Of writings which, though with many reservations, we have praised so much, our hesitating readers may demand some specimen. To unbelievers, unhappily, we have none of a convineing sort to give. Ask us not to represent the Peruvian forests by three twigs plucked from them; or the cataracts of the Nile by a handful of its water! To those, meanwhile, who will look on twigs as mere dissevered twigs, and a handful of water as only so many drops, we present the following. It is a summer Sunday night; Jean Paul is taking leave of the Hukelum ParVOL. XLVI. NO. 91.

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son and his wife; like him, we have long laughed at them or wept for them; like him also, we are sad to part from them:

“ We were all of us too deeply moved. We at last tore our“ selves asunder from repeated embraces; my friend retired with “ the soul whom he loves. I remained alone, behind him with 56 the Night.

“ And I walked without aim through woods, through valleys, “ and over brooks, and through sleeping villages, to enjoy the

great Night, like a Day. I walked, and still looked, like the

magnet, to the region of midnight, to strengthen my heart at “ the gleaming twilight, at this upstretching aurora of a mornbring beneath our feet. White night butterflies flitted, white “ blossoms fluttered, white stars fell, and the white snow-pow“ der hung silvery in the high Shadow of the Earth, which reaches “ beyond the Moon, and which is our Night. Then began the “ Eolian Harp of the Creation to tremble and to sound, blown “ on from above; and my immortal Soul was a string in this “ Harp.—The heart of a brother, everlasting Man, swelled under " the everlasting heaven, as the seas swell under the sun and “ under the moon.—The distant village clocks struck midnight, “ mingling, as it were, with the ever-pealing tone of ancient “ Eternity.-The limbs of my buried ones touched cold on my " soul, and drove away its blots, as dead hands heal eruptions 66 of the skin. I walked silently through little hamlets, and close “ by their outer church-yards, where crumbled upcast coffin“ boards were glimmering, while the once bright eyes that had “ lain in them, were mouldered into grey ashes. Cold thought ! “ clutch not like a cold spectre at my heart: I look up to the “ starry sky, and an everlasting chain stretches thither, and “over, and below; and all is Life, and Warmth, and Light, and “ all is Godlike or God. . .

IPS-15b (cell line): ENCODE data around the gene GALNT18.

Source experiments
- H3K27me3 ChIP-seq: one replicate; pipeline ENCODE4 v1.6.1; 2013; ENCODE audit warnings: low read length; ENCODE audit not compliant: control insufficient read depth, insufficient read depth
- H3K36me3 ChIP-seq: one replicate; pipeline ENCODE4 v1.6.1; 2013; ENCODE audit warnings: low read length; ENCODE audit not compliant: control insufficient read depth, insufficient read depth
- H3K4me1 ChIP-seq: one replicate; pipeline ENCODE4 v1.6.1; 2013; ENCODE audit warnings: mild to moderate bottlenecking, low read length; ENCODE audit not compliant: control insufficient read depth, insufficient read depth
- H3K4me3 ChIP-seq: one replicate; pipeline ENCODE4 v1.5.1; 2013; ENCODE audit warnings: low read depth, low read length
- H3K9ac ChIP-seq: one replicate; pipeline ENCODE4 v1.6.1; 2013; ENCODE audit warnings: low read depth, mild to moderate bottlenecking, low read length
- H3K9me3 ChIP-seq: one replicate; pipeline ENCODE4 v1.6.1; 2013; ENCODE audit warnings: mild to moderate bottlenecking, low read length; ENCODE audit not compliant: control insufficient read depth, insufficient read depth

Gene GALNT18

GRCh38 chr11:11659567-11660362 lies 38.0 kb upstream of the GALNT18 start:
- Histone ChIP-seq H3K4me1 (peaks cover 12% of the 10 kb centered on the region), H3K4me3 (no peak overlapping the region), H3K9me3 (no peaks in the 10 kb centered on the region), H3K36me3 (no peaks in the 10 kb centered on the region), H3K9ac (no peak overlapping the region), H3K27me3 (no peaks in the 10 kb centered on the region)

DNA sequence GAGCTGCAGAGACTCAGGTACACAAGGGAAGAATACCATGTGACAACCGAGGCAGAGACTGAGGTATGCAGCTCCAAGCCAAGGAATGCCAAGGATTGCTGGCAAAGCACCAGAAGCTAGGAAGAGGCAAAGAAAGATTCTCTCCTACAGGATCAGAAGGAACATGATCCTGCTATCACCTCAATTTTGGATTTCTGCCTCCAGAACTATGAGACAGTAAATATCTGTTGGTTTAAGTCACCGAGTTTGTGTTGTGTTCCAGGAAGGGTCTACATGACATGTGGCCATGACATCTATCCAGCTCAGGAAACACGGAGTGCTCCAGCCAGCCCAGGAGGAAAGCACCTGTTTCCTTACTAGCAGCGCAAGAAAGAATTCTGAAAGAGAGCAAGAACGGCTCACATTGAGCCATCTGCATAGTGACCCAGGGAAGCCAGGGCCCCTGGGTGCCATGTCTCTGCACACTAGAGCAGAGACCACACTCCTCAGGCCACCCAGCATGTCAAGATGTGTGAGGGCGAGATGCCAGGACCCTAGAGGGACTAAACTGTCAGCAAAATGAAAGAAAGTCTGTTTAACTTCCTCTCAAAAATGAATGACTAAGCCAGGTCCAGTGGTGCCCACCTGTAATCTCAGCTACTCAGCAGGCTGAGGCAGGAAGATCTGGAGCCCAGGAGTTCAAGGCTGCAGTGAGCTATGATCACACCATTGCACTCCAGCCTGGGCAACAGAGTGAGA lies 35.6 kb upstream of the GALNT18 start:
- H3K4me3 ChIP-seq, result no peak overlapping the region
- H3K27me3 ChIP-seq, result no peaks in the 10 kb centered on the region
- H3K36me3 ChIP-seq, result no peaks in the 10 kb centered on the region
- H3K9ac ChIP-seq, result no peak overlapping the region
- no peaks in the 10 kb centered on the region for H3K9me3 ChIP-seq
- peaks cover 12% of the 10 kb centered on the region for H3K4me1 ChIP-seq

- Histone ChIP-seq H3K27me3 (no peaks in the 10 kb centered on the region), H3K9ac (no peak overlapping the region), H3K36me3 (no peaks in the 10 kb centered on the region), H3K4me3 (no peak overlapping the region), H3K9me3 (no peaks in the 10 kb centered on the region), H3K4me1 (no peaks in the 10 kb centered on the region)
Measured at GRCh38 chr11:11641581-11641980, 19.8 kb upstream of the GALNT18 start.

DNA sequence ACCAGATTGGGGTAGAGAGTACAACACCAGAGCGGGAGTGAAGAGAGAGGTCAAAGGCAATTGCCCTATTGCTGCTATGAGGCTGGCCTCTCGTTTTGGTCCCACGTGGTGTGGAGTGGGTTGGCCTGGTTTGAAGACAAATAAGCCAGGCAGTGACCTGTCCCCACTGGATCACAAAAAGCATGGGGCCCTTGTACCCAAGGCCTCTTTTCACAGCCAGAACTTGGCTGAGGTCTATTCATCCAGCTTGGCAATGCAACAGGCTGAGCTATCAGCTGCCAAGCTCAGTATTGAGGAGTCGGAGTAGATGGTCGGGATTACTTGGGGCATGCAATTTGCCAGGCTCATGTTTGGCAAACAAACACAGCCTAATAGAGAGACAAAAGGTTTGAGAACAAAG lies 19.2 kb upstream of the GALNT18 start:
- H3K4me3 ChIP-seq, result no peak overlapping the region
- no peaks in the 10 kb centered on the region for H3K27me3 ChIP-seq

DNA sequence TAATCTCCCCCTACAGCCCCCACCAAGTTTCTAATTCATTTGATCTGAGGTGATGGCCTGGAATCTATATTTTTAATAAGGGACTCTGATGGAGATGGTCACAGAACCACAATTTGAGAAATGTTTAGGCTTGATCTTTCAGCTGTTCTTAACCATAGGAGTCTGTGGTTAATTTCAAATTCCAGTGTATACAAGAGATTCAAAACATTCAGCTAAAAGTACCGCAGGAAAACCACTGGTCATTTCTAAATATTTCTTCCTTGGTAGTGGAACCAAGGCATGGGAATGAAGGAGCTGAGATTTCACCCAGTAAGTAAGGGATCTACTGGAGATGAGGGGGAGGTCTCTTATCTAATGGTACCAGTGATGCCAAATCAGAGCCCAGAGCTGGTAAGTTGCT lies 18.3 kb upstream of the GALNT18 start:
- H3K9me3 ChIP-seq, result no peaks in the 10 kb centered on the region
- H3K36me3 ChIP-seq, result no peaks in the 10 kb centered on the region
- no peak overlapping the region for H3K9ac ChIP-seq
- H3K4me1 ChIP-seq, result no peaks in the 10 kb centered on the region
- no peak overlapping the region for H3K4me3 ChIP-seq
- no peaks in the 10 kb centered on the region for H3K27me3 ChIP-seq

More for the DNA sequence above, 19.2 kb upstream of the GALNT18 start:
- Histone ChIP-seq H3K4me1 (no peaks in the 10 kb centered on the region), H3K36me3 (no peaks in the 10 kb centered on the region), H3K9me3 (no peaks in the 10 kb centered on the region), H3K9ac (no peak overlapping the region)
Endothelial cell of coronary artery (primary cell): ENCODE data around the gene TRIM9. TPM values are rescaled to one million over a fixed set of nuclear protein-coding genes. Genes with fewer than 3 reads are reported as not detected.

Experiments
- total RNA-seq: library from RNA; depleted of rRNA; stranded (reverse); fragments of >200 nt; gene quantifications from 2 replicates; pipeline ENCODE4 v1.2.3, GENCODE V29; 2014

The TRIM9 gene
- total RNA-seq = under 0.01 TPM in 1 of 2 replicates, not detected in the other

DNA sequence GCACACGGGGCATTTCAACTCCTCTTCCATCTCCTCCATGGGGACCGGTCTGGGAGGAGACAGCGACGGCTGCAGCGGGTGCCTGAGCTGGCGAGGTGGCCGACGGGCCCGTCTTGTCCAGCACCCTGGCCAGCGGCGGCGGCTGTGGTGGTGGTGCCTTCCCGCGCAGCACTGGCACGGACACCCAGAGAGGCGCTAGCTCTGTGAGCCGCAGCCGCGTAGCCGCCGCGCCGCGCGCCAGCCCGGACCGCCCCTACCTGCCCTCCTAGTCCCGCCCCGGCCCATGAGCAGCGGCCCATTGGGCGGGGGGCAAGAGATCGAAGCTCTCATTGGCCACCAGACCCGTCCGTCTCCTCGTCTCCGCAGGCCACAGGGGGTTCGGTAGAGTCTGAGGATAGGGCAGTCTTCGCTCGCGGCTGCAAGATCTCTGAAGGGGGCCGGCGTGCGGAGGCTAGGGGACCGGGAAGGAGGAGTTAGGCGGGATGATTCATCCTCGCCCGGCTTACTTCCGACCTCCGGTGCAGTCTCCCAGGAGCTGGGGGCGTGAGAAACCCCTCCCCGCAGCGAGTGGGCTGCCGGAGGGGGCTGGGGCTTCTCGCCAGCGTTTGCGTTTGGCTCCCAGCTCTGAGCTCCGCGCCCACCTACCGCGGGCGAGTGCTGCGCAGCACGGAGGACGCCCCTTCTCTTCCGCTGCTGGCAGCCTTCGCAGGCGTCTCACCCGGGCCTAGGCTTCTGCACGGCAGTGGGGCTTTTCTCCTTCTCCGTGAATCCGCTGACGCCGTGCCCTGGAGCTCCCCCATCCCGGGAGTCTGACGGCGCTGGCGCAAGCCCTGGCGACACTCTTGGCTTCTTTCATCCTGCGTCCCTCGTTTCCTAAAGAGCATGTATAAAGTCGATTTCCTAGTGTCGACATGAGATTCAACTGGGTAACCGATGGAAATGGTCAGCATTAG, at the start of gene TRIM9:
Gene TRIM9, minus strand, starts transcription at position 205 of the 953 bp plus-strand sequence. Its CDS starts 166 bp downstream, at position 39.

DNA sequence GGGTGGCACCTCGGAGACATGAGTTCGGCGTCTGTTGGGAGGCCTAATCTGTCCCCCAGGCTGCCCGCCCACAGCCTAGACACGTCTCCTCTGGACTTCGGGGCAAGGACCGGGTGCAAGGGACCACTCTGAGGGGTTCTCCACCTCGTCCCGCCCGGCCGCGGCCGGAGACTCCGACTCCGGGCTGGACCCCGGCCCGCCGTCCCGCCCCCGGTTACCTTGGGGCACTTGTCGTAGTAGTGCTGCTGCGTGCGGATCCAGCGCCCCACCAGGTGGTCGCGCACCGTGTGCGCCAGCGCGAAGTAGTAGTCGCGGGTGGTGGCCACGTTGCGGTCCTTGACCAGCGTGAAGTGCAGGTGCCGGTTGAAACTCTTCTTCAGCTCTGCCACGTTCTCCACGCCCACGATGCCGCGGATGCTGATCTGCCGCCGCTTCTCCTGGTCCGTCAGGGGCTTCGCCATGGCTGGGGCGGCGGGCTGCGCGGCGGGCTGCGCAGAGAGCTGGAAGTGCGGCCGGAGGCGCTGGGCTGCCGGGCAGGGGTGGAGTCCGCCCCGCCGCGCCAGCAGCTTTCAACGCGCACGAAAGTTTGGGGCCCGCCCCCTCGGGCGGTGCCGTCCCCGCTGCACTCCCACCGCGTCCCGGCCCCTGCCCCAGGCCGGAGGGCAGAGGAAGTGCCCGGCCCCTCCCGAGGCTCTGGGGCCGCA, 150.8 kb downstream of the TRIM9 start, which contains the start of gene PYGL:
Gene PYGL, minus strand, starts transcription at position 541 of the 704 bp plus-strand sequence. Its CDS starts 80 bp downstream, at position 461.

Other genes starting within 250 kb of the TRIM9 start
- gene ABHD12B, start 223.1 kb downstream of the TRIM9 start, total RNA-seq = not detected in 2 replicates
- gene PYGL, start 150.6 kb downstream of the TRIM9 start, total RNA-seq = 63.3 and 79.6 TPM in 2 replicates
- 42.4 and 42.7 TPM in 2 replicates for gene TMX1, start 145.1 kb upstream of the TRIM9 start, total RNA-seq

“ Towards morning, I desired thy late lights, little city of my

dwelling, which I belong to on this side the grave; I returned “ to the Earth ; and in thy steeples behind the by-advanced great midnight, it struck half past two: about this hour, in

1794, Mars went down in the west, and the Moon rose in the “ east; and my soul desired, in grief for the noble warlike blood 66 which is still streaming on the blossoms of Spring : Ah, retire,

bloody War, like red Mars; and thou, still Peace, come forth " like the mild divided Moon !"-End of Quintus Fixlein.

Such, seen through no uncoloured medium, but in dim remoteness, and sketched in hurried, transitory outline, are some features of Jean Paul Friedrich Richter and his works. Germany has long loved him; to England also he must one day be